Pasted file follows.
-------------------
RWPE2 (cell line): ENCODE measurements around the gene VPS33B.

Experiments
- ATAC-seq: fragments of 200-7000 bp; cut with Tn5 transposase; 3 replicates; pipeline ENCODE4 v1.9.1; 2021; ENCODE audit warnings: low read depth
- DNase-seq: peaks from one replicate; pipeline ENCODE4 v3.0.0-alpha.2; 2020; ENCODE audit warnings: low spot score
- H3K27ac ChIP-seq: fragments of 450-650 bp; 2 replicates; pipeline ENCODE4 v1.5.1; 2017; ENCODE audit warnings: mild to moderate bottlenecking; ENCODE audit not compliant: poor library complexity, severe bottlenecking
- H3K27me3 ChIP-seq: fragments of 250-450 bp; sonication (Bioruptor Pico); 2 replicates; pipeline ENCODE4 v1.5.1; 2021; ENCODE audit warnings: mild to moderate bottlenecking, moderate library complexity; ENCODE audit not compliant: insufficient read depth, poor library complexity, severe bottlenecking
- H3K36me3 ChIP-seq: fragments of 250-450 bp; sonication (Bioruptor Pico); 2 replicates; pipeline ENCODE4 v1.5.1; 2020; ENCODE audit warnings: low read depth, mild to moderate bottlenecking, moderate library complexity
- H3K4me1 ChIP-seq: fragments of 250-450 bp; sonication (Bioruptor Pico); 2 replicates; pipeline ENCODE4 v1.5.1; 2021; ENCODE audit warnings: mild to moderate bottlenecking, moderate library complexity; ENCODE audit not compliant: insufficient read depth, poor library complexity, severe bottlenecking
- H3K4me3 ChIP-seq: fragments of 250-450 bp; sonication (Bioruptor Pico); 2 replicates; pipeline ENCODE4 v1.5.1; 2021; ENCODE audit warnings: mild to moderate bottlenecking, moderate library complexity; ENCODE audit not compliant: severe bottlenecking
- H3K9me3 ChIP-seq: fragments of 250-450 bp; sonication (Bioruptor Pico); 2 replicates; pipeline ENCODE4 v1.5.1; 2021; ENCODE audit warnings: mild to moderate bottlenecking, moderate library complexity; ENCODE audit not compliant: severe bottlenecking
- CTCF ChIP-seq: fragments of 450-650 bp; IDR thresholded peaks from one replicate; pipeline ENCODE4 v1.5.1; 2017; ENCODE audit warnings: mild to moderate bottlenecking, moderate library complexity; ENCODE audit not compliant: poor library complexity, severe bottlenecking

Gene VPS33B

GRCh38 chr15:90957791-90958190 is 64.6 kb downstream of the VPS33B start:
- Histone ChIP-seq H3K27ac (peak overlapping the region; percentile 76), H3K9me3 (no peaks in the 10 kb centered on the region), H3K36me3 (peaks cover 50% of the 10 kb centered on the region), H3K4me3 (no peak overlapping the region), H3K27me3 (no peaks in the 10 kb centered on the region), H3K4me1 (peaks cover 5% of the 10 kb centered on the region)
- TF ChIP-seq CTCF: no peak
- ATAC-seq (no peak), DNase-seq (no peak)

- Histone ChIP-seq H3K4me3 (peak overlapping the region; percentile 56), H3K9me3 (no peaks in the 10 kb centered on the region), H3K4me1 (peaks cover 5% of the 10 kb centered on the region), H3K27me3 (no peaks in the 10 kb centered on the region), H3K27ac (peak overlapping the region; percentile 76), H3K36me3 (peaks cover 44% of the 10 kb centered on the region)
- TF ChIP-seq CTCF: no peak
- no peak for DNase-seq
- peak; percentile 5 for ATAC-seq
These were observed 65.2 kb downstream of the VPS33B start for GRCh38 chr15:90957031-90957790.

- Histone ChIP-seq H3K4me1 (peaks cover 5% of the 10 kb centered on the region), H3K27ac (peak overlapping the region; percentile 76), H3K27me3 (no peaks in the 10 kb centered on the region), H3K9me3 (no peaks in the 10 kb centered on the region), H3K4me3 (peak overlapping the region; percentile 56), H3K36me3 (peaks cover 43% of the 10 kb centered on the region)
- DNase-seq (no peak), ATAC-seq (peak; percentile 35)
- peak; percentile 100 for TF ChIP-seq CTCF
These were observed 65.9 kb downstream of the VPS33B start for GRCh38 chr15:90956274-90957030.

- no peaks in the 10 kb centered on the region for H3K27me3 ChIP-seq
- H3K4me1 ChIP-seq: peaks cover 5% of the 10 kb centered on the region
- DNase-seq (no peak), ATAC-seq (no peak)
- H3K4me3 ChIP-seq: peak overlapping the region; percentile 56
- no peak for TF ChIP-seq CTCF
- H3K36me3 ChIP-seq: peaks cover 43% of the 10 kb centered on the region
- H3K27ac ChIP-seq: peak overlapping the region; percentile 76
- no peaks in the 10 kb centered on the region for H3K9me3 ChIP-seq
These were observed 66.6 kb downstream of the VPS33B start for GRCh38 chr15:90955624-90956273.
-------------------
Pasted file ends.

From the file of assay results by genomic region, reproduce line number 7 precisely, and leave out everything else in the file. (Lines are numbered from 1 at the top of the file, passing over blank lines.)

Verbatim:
- H3K36me3 ChIP-seq: fragments of 250-450 bp; sonication (Bioruptor Pico); 2 replicates; pipeline ENCODE4 v1.5.1; 2020; ENCODE audit warnings: low read depth, mild to moderate bottlenecking, moderate library complexity